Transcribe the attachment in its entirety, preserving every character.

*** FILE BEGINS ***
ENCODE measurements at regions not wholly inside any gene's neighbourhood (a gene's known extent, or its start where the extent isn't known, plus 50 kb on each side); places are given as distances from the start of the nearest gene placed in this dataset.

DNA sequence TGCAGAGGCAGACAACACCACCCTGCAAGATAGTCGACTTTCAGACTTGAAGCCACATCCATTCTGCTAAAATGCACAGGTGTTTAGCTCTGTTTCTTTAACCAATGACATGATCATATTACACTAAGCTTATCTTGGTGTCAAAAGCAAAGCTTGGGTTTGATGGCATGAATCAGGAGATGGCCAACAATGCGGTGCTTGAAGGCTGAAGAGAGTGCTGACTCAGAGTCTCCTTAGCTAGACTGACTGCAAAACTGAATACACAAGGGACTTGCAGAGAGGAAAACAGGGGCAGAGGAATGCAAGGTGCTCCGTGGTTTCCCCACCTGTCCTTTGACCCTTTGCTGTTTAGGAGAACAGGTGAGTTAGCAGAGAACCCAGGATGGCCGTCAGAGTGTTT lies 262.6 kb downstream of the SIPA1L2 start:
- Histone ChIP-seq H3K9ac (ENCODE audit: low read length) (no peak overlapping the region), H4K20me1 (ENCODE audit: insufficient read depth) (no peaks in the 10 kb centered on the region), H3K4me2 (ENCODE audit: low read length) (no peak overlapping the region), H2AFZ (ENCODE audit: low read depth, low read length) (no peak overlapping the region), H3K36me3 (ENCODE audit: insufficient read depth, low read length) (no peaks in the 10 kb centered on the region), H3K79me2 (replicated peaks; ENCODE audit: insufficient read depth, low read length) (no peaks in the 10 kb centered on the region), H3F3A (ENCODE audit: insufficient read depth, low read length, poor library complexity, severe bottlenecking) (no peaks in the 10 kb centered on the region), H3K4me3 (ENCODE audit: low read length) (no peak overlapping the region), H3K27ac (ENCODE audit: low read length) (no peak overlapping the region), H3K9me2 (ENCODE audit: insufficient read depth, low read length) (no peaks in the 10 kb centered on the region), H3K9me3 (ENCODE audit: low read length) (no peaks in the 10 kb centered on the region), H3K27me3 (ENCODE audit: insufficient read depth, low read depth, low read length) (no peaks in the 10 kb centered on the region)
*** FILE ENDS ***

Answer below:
ENCODE measurements at regions not wholly inside any gene's neighbourhood (a gene's known extent, or its start where the extent isn't known, plus 50 kb on each side); places are given as distances from the start of the nearest gene placed in this dataset.

DNA sequence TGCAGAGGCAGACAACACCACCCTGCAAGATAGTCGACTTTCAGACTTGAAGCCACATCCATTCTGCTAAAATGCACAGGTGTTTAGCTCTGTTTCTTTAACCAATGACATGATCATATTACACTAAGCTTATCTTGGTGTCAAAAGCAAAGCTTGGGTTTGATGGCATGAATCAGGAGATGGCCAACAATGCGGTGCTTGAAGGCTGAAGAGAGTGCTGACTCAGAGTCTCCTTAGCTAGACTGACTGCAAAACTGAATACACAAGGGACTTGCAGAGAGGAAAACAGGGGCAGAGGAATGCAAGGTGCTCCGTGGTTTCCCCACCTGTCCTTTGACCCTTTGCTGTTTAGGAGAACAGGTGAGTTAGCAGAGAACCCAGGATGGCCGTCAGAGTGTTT lies 262.6 kb downstream of the SIPA1L2 start:
- Histone ChIP-seq H3K9ac (ENCODE audit: low read length) (no peak overlapping the region), H4K20me1 (ENCODE audit: insufficient read depth) (no peaks in the 10 kb centered on the region), H3K4me2 (ENCODE audit: low read length) (no peak overlapping the region), H2AFZ (ENCODE audit: low read depth, low read length) (no peak overlapping the region), H3K36me3 (ENCODE audit: insufficient read depth, low read length) (no peaks in the 10 kb centered on the region), H3K79me2 (replicated peaks; ENCODE audit: insufficient read depth, low read length) (no peaks in the 10 kb centered on the region), H3F3A (ENCODE audit: insufficient read depth, low read length, poor library complexity, severe bottlenecking) (no peaks in the 10 kb centered on the region), H3K4me3 (ENCODE audit: low read length) (no peak overlapping the region), H3K27ac (ENCODE audit: low read length) (no peak overlapping the region), H3K9me2 (ENCODE audit: insufficient read depth, low read length) (no peaks in the 10 kb centered on the region), H3K9me3 (ENCODE audit: low read length) (no peaks in the 10 kb centered on the region), H3K27me3 (ENCODE audit: insufficient read depth, low read depth, low read length) (no peaks in the 10 kb centered on the region)